Dispute Between Securities’ Brokers Not Subject to FINRA Arbitration

Several insurers who act as broker-dealers in connection with the sale of “securities” find themselves litigating in Financial Industry Regulatory Authority (“FINRA”) (formerly NASD) arbitrations when disputes arise. Sometimes, they prefer not to litigate in a FINRA forum under its rules. A very recent California Court of Appeals case discussed the types of disputes that are not subject to FINRA arbitration.

In Valentine Capital Asset Management, Inc. v. Agahi, 174 Cal. App. 4th 606 (2009), the court held that a dispute between securities’ brokers was not subject to arbitration pursuant to FINRA rules because the dispute did not relate to the brokers’ activities as members of FINRA-associated firms.

Valentine was the founder and president of Valentine Capital Asset Management, Inc. (“VCAM”) and Valentine Wealth Management, Inc. (“VWM”), neither of which was a member of FINRA.

Agahi, Luippold and Ortale worked for VCAM and VWM. When they left, Agahi formed a competing firm. Luippold and Ortale joined him at that firm and they allegedly took with them the VCAM and VWM client databases. Valentine sued Agahi, Luippold and Ortale (“defendants”) for misappropriation of trade secrets and other causes of action. Defendants  moved to compel arbitration, arguing that because they were all members of FINRA, their dispute was subject to mandatory arbitration under FINRA’s arbitration clause. Valentine opposed the defendants’ motion, contending essentially that the defendants had waived their right to arbitrate and that the disputes in the litigation were not subject to FINRA arbitration.

The trial court denied the motion to compel arbitration, finding that FINRA was inapplicable because the parties’ dispute did not arise out of their business activities as FINRA members. The Court of Appeal affirmed.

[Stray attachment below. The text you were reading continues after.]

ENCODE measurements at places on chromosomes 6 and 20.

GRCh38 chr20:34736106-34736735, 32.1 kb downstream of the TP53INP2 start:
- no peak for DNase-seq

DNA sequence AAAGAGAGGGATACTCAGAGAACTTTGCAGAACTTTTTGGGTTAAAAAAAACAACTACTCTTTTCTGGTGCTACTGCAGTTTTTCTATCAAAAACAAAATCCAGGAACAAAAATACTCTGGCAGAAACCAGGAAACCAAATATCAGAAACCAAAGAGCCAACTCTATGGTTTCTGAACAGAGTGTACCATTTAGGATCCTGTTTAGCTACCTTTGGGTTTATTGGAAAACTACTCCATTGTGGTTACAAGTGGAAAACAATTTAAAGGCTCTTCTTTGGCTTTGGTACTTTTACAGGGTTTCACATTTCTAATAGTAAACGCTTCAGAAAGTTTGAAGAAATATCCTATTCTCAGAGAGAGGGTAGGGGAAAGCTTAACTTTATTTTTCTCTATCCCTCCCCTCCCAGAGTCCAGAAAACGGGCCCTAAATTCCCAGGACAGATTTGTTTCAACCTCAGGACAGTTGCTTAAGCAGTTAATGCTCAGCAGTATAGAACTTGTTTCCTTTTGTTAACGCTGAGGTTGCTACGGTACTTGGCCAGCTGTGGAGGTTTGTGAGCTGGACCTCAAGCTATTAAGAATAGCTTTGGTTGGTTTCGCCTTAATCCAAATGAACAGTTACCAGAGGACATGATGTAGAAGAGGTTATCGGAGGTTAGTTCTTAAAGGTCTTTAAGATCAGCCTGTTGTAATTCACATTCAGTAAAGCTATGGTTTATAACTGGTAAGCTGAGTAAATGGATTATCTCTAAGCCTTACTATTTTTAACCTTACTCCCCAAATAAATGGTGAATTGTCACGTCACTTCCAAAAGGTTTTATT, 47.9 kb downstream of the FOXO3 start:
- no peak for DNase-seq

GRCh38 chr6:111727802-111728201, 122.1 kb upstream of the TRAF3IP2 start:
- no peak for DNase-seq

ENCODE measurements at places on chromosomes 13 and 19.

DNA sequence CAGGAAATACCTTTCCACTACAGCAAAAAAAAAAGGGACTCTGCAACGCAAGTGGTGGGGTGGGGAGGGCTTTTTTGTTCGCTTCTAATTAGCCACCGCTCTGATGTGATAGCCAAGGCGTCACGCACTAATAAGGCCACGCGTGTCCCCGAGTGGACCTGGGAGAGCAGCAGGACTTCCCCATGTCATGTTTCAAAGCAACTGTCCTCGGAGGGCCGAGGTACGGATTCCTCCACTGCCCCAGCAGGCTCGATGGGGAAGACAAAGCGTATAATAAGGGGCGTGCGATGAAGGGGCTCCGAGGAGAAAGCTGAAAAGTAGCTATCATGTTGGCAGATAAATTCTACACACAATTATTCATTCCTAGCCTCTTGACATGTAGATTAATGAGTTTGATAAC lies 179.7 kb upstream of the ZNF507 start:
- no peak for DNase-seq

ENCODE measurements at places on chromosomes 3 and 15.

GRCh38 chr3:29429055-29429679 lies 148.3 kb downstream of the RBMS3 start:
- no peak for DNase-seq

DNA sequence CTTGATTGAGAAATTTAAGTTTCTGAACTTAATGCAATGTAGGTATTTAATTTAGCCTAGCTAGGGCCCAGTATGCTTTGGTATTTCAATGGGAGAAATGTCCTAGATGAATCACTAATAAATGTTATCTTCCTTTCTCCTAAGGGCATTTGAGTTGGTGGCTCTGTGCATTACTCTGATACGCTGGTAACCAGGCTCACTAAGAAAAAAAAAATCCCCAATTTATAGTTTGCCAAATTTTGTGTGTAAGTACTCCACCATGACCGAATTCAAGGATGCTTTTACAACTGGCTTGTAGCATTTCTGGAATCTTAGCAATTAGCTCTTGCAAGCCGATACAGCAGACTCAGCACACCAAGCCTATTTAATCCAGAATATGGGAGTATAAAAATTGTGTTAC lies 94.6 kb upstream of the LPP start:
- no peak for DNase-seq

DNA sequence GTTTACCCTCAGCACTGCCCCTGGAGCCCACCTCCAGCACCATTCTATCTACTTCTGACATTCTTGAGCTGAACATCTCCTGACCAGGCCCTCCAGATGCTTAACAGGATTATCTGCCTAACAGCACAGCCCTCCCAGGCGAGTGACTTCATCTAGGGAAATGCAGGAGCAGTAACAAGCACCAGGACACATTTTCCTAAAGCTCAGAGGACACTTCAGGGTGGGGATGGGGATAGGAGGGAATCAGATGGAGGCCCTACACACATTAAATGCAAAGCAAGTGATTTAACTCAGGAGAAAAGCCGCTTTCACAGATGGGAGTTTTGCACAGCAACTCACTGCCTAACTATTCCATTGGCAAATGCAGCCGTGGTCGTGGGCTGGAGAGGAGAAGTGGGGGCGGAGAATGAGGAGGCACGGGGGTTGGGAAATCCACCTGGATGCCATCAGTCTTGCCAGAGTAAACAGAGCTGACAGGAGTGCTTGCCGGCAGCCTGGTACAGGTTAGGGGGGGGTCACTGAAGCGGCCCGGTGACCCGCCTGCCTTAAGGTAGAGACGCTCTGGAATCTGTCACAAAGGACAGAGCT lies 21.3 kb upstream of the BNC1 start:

The Court first explained that written arbitration provisions in interstate commercial transactions are enforceable under the FAA and that the FAA therefore applied to determine the scope of arbitration provisions in contracts with FINRA-member firms.  Before engaging in activities as a registered representative for a FINRA-member firm, all registered representatives of broker-dealers, investment advisors, and securities issuers must sign a “Uniform Application for Securities Industry Registration or Transfer,” commonly referred to as Form U-4. See McManus v. CIBC World Markets Corp., 109 Cal. App. 4th 76, 88, fn. 3 (2003).  Form U-4 contains an arbitration provision. By signing this form, Valentine and the defendants agreed to arbitrate every dispute required to be arbitrated under FINRA rules.

Noting that arbitration of a dispute between associated persons is required under FINRA Rule 13200 only “if the dispute arises out of the business activities of a member or an associated person . . .,” the court stated:

[T]he phrase ‘business activities of … an associated person’ must have some limitation and cannot include the activities of every possible business enterprise in which an individual, who happens to be an ‘associated person,’ might be engaged. The mandate to arbitrate disputes arising out of ‘business activities of … an associated person,’ reasonably read, must require arbitration of disputes only if they arise out of the business activities of an individual as an associated person of a FINRA member.

The court held that there was no allegation that any of the parties were acting for any FINRA-member firm or as an associated person and no relation was alleged between any FINRA-member firm and the work performed for Valentine. Further, the Court determined that none of the purported wrongdoing was alleged to have occurred in the course of the parties’ duties as associated persons with a FINRA-member firm. Instead, it allegedly occurred in connection with investment advisory firms which were not members of FINRA. The disputes thus related to Valentine and defendants, but not to their business activities as associated persons of a FINRA member.

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